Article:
The goal was a clear high stick from Chris Wagner but the referees chose not to review the play, effectively sending the game to overtime.

The goal flustered the Sharks.

In overtime, Evander Kane was heading for a clear cut breakaway when the net behind Tuukka Rask was found to be off its moorings. The play was halted, further frustrating San Jose (even though replays show it was Kane who dislodged it earlier in his shift).

And then Charlie McAvoy drove home the final dagger with 1:01 left on the OT clock.

The ending was so crazy that we haven’t even gotten to Joe Thornton and his hat trick.

Yes, one of the NHL’s elder statesmen potted his first treble since Oct. 27, 2010, when his beard was merely stubble and all one color.

Unlikely? Yes. Impossible? Nope. Even at 39, Thornton continues to be a special player.

The Bruins rolled in SAP Center in San Jose riding a five-game winning streak and a 10-game point streak and looked like they were heading, easily at first, to a season-long sixth straight win.

They led 3-0 in the first period (and it could have been four if not for this save by Marc-Edouard Vlasic — which may have not actually been a save at all) before Thornton clawed one back with three seconds remaining in the frame.

Jumbo Joe’s first sparked the Sharks out of the intermission and Joe Pavelski reduced the deficit to one with his 32nd on the power play. The Bruins answered four minutes later through Jake DeBrusk. With a 4-2 lead, the Bruins’ sticks fell silent.

For the next 20-plus minutes, it was San Jose who dictated the play and all of the shots.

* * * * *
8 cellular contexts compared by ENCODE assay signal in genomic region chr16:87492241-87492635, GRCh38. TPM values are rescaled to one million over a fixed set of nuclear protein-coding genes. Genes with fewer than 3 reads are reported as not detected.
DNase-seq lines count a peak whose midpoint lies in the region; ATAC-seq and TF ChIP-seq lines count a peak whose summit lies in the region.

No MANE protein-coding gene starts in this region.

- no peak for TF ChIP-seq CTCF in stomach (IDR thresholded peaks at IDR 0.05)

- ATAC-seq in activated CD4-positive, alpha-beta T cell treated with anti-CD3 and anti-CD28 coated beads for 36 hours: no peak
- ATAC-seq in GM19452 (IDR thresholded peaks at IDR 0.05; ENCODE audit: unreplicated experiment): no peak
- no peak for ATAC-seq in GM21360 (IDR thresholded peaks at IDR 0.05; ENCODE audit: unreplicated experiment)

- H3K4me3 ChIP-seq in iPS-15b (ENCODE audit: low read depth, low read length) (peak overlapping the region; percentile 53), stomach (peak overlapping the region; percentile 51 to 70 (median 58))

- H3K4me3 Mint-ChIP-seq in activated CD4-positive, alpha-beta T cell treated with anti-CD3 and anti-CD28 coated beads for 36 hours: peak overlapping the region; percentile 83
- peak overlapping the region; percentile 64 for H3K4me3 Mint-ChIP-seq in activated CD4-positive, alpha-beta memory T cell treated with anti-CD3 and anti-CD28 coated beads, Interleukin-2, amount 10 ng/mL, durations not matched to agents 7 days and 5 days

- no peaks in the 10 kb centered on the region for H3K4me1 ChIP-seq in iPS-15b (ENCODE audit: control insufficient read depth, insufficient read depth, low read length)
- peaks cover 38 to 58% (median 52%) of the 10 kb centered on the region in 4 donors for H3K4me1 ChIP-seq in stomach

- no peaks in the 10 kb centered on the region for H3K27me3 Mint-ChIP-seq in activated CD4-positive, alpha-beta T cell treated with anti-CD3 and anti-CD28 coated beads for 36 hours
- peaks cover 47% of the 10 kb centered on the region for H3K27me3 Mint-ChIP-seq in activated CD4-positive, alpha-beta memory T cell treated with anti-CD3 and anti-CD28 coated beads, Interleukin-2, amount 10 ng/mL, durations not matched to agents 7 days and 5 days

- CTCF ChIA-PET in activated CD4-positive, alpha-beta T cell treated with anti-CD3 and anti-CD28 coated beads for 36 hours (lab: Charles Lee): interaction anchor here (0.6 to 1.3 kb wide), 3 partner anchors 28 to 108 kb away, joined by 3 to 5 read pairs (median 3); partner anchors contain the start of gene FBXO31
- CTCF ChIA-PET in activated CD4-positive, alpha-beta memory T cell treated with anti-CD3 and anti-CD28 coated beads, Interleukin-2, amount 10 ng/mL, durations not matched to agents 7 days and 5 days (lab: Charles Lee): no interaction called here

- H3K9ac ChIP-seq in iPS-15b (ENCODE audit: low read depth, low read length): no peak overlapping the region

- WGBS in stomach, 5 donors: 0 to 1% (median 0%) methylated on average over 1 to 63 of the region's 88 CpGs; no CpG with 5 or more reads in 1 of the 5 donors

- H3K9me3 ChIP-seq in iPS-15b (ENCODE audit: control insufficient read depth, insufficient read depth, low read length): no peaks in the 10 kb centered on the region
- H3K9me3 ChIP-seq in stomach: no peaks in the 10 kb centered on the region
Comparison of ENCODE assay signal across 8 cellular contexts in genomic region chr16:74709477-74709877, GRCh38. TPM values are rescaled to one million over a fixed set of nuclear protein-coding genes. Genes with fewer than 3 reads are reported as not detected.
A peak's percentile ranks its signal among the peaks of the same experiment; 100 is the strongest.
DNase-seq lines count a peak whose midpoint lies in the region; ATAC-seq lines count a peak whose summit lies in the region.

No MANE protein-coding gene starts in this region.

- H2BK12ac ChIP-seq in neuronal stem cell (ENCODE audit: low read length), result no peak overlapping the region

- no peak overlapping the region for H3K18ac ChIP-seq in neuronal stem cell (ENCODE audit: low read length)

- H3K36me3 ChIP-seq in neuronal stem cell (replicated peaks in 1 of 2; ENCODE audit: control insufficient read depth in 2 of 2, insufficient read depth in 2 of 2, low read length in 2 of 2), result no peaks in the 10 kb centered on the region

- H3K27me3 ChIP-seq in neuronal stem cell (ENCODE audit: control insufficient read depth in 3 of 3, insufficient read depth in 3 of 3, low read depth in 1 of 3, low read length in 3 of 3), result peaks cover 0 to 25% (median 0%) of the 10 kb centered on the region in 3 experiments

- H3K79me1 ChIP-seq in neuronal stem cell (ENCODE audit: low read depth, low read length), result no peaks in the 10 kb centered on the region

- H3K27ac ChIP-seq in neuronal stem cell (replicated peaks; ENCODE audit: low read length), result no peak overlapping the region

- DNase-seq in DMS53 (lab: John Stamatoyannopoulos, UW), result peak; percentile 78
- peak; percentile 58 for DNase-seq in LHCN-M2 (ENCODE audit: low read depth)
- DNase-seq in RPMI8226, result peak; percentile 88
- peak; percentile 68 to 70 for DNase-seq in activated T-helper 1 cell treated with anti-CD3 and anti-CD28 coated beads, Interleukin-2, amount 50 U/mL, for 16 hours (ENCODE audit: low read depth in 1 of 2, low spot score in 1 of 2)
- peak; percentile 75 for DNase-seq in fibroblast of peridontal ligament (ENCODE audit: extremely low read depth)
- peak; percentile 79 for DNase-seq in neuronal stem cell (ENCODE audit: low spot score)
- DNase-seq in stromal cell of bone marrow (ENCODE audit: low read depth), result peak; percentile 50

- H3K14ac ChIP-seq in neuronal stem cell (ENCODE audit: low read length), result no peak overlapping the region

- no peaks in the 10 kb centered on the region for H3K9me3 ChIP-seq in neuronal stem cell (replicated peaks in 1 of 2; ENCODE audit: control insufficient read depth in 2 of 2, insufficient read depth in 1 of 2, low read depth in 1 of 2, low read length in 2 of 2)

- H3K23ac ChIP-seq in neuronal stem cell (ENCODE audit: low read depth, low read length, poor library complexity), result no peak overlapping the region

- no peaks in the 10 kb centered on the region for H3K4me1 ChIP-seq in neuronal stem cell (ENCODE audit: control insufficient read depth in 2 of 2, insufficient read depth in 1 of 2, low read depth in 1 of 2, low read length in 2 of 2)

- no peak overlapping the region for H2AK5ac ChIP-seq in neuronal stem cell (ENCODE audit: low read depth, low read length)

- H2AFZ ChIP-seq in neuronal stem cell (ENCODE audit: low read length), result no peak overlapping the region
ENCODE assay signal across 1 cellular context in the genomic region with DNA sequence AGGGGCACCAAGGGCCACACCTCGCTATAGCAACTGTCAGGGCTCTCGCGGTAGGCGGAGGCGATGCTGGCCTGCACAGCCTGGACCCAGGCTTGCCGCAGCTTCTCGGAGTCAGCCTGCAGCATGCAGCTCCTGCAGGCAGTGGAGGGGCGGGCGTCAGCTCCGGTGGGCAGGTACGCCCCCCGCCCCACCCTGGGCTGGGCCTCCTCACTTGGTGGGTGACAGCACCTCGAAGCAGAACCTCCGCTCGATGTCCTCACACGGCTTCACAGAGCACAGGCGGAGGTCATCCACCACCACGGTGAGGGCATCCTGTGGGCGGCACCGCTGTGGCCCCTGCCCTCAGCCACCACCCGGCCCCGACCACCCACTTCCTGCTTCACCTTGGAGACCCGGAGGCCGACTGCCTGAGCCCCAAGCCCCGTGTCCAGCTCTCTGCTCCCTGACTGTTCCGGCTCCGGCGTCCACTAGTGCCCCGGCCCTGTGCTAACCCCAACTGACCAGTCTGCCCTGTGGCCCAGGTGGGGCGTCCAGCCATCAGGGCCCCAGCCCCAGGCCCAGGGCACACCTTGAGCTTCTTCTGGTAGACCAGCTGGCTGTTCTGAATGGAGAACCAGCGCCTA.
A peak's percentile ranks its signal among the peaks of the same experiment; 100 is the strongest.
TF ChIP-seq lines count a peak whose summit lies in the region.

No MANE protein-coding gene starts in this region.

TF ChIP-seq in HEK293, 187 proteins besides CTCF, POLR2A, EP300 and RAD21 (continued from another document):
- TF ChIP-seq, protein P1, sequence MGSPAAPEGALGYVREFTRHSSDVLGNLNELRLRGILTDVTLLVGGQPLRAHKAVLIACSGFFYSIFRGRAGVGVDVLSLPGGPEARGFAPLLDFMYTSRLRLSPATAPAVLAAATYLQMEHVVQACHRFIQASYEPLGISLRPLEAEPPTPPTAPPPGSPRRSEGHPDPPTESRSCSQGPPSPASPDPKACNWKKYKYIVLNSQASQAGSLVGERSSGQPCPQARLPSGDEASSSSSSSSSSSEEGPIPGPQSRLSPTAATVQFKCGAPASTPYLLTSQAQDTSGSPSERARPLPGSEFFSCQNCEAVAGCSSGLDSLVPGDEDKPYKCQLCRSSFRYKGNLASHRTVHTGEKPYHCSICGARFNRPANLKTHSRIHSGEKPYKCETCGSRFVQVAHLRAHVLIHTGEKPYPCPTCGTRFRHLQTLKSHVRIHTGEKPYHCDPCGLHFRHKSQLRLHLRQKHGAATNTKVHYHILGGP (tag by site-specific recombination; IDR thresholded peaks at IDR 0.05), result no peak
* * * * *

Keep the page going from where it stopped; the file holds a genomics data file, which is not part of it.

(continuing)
By the time the Bruins had their first shot on goal in the third period, the game was tied. A few moments later, Thornton tallied his hat trick and the Sharks led 5-4.

The Sharks dropped just their second game in their past nine, but the loss keeps them one point back of the Calgary Flames for the top spot in the Pacific Division.

The Bruins, meanwhile, tighten their grip on second place in the Atlantic Divison. They now lead the Toronto Maple Leafs by three points, although Toronto has two games in hand.


Scott Billeck is a writer for Pro Hockey Talk on NBC Sports. Drop him a line at phtblog@nbcsports.com or follow him on Twitter @scottbilleck

Blackhawks, Senators combine for 15 goals in thriller

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Fifteen total goals.

Four goalies used.

Twenty-three skaters with at least a point.

No, this wasn’t the aftermath of a seven-game series in the Stanley Cup Playoffs. Instead, it was a Monday night sizzler between the Chicago Blackhawks and visiting Ottawa Senators — a wild and wacky affair that, when the dust settled, saw the Blackhawks emerge with an 8-7 victory.